diet

Tuesday, May 1st, 2018

Dietary intake and age at natural menopause: results from the UK Women’s Cohort Study

 

  1. Yashvee Dunneram1,
  2. Darren Charles Greenwood2,
  3. Victoria J Burley1,
  4. Janet E Cade1

Author affiliations

Abstract

Background Age at natural menopause is a matter of concern for women of reproductive age as both an early or late menopause may have implications for health outcomes.

Methods Study participants were women aged 40–65 years who had experienced a natural menopause from the UK Women’s Cohort Study between baseline and first follow-up. Natural menopause was defined as the permanent cessation of menstrual periods for at least 12 consecutive months. A food frequency questionnaire was used to estimate diet at baseline. Reproductive history of participants was also recorded. Regression modelling, adjusting for confounders, was used to assess associations between diet and age at natural menopause.

Results During the 4-year follow-up period, 914 women experienced a natural menopause. A high intake of oily fish and fresh legumes were associated with delayed onset of natural menopause by 3.3 years per portion/day (99% CI 0.8 to 5.8) and 0.9 years per portion/day (99% CI 0.0 to 1.8), respectively. Refined pasta and rice was associated with earlier menopause (per portion/day: −1.5 years, 99% CI −2.8 to −0.2). A higher intake of vitamin B6 (per mg/day: 0.6 years, 99% CI 0.1 to 1.2) and zinc (per mg/day: 0.3 years, 99% CI −0.0 to 0.6) was also associated with later age at menopause. Stratification by age at baseline led to attenuated results.

Conclusion Our results suggest that some food groups (oily fish, fresh legumes, refined pasta and rice) and specific nutrients are individually predictive of age at natural menopause.

This is an Open Access article distributed in accordance with the terms of the Creative Commons Attribution (CC BY 4.0) license, which permits others to distribute, remix, adapt and build upon this work, for commercial use, provided the original work is properly cited. See: http://creativecommons.org/licenses/by/4.0/

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Monday, August 29th, 2016

Key points from the evidence on diet & activity for PMS

Dietary advice for PMS

Introduction

  • Premenstrual syndrome (PMS) is cyclical and occurs during the luteal phase (1–2 weeks before menstruation) of a woman’s cycle; symptoms are relieved by the onset of or during menstruation.
  • Most women experience mild symptoms, but for 8–20% it can be severe; the severest form, affecting 3-8% of PMS sufferers, is known as premenstrual dysphoric disorder (PMD),
  • Symptoms of PMS vary between and within individuals and include mood swings, irritability, increased appetite, carbohydrate and alcohol cravings, breast tenderness, headaches and bloating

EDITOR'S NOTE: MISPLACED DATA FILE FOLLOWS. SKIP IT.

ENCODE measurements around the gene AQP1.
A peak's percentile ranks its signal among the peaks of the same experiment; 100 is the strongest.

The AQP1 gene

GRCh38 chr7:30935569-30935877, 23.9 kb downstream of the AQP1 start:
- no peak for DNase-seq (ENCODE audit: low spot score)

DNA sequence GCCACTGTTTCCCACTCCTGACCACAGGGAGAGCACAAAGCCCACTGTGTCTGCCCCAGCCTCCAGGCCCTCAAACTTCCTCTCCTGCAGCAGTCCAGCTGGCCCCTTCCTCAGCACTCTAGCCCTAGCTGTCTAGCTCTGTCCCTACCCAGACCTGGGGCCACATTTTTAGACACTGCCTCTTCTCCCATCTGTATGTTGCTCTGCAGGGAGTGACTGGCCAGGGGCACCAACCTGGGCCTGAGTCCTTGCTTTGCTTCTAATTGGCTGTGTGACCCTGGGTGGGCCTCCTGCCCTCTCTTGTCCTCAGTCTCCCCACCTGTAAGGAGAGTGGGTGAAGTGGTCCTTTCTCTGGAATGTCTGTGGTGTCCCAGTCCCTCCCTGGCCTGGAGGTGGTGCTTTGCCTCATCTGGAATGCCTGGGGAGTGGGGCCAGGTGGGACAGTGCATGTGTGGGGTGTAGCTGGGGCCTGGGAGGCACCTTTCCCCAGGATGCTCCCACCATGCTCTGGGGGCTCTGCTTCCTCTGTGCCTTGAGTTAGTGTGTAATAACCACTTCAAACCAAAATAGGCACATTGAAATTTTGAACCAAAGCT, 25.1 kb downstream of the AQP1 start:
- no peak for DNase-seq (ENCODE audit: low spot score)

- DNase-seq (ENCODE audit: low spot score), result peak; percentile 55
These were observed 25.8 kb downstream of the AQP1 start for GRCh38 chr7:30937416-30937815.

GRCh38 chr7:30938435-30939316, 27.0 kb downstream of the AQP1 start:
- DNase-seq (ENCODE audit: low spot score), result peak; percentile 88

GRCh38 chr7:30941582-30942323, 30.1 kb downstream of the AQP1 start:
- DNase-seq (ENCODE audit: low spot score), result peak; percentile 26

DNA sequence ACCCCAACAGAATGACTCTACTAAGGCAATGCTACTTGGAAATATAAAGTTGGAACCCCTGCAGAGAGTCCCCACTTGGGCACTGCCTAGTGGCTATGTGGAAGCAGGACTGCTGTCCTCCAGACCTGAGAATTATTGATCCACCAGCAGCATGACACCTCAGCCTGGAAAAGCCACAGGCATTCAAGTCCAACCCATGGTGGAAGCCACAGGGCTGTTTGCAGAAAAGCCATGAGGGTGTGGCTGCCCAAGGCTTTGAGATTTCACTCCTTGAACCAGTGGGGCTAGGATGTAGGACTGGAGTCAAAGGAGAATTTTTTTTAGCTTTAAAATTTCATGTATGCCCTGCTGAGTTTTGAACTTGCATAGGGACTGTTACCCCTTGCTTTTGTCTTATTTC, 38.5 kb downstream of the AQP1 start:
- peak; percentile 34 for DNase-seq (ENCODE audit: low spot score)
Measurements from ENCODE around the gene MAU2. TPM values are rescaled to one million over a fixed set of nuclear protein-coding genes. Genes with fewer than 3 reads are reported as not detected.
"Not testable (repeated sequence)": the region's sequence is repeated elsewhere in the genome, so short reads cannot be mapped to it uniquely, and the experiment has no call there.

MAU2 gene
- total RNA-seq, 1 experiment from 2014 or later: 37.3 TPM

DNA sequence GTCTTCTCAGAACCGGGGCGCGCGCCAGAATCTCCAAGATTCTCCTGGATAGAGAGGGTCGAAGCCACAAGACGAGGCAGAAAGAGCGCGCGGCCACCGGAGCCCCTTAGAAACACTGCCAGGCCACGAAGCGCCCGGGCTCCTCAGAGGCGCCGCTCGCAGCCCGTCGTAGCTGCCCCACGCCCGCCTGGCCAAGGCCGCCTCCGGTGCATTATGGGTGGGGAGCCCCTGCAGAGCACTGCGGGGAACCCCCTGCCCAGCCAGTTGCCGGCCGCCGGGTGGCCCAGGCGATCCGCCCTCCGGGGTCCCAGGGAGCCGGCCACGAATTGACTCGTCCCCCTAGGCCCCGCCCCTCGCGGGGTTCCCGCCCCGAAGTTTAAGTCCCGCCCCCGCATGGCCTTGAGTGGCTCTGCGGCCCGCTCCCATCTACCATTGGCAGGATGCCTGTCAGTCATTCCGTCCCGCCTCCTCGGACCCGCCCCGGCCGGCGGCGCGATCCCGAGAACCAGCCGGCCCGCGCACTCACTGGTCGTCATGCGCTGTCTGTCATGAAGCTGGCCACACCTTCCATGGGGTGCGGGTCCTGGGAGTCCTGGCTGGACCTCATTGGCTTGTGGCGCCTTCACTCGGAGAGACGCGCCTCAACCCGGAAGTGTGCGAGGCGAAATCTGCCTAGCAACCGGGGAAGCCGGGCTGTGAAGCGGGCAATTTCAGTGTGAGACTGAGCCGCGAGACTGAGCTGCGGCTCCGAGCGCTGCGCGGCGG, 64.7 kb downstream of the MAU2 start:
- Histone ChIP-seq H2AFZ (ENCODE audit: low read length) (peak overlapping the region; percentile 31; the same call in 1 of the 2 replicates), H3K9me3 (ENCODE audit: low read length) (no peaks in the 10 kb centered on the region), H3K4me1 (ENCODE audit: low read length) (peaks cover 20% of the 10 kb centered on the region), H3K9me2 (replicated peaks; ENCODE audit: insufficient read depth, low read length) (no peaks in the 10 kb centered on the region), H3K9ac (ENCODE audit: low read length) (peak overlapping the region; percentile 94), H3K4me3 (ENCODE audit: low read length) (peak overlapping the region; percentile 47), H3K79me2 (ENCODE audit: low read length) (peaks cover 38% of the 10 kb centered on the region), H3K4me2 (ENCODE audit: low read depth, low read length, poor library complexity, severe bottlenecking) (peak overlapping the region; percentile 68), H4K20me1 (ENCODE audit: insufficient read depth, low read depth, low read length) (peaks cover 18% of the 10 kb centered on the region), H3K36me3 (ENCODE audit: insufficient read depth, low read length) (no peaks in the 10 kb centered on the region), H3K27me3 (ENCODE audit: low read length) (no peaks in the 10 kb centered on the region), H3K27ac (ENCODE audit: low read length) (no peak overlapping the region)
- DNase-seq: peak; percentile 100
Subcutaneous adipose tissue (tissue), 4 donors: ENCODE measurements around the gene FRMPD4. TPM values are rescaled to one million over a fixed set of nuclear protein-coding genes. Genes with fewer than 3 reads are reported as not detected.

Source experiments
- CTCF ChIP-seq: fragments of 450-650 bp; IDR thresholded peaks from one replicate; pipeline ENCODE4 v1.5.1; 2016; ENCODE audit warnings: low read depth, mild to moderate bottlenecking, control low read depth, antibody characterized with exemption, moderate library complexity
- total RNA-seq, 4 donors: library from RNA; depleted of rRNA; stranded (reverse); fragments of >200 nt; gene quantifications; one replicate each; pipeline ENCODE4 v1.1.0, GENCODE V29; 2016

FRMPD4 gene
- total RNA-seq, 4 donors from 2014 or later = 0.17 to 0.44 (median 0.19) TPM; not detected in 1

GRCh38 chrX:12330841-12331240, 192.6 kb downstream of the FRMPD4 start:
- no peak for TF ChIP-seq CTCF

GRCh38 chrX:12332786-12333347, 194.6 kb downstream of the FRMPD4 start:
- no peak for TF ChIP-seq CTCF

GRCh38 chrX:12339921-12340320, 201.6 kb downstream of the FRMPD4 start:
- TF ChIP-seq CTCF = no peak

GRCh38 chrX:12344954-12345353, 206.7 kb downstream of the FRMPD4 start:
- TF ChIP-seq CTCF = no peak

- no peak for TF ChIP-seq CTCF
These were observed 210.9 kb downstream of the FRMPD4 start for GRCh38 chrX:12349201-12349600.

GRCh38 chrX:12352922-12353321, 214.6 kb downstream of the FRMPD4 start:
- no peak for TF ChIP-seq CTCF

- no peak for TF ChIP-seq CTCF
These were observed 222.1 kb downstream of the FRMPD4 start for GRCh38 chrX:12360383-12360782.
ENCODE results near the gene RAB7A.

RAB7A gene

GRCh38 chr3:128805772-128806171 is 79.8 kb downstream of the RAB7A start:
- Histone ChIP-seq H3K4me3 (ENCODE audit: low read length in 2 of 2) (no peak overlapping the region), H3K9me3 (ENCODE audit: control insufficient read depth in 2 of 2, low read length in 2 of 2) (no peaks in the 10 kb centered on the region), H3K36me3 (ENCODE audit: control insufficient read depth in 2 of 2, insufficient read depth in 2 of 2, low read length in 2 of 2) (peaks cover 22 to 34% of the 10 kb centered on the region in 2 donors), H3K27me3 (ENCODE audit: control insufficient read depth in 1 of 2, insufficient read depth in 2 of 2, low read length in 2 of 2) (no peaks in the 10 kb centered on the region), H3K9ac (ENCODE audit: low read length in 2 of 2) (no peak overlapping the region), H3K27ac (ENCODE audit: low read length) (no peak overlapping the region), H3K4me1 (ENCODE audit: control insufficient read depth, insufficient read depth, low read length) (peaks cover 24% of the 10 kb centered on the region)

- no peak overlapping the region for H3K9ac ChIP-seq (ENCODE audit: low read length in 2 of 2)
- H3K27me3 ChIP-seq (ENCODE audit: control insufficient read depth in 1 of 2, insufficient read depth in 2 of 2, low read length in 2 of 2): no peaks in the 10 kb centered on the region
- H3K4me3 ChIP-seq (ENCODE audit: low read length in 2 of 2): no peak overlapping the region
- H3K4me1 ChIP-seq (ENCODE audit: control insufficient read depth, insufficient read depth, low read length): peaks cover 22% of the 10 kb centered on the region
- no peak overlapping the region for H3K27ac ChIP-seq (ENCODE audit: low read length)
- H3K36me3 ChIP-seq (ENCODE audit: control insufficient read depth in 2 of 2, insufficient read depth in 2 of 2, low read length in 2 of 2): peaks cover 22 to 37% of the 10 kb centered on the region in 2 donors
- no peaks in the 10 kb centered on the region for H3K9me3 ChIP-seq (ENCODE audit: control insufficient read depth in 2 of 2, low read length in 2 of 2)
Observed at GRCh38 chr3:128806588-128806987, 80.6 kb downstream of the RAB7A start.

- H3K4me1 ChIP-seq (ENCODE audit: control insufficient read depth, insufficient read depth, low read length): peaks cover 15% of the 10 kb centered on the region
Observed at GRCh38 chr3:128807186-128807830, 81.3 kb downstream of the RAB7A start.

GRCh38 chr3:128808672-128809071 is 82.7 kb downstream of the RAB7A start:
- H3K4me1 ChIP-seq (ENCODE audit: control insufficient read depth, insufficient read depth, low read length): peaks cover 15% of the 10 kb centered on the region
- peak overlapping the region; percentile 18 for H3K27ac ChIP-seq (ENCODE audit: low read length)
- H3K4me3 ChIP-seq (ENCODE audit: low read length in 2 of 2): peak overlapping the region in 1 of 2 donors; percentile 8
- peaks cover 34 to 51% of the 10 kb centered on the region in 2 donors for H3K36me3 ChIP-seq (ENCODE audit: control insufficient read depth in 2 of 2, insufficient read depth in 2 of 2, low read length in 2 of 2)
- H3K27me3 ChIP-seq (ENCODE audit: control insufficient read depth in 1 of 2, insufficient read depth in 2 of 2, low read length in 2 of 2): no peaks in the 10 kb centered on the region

• Women with chronic disease e g. diabetes, irritable bowel syndrome (IBS) or allergies, may have a low threshold for developing PMS so good control of chronic medical conditions may reduce the severity of symptoms.
  • Cause
  • Although not proved outright, PMS is thought to be due to an increased sensitivity to progesterone and its metabolites and/or neurotransmitter abnormalities.

Diagnosis

  • It is difficult to diagnose PMS; the most definitive method is a symptom diary as symptoms will start in the luteal phase and cease at the start of or during menstruation

Dietary treatment

  • There is no universally recognised single treatment for PMS
  • For mild to moderate symptoms, lifestyle changes and a healthy diet can substantially reduce, if not alleviate, the symptoms.
  • For PMS sufferers who need to be treated with medication, such as anti-depressants and oral contraceptives, the success rate is no greater than 60-70% but a healthy lifestyle may make the treatment more successful (Bussell, 1998).
  • A healthy diet, regular physical activity, good sleep patterns and stress reduction techniques can help to reduce symptoms
  • Sustained dietary change is necessary for symptom relief and not just premenstrually.

Vitamin D and calcium

  • A diet rich in calcium and vitamin D is associated with a lower incidence of PMS especially lower fat versions of dairy foods.
  • Calcium (1000 mg/day) and vitamin D (10 μg) may be useful in treating premenstrual pain and emotional symptoms associated with PMS
  • Dietary vitamin D on its own has been shown to reduce the risk of PMS specifically breast tenderness and depression
  • A calcium (500mg) supplement with vitamin B6 (40mg) has also been shown to exert an effective control of PMS symptoms.

Other vitamins and minerals

  • A diet containing adequate iron and magnesium may help reduce PMS symptoms
  • Upping intakes of thiamine and riboflavin may reduce the incidence of PMS
  • Vitamin E combined with evening primrose oil has been shown to be effective for premenstrual breast pain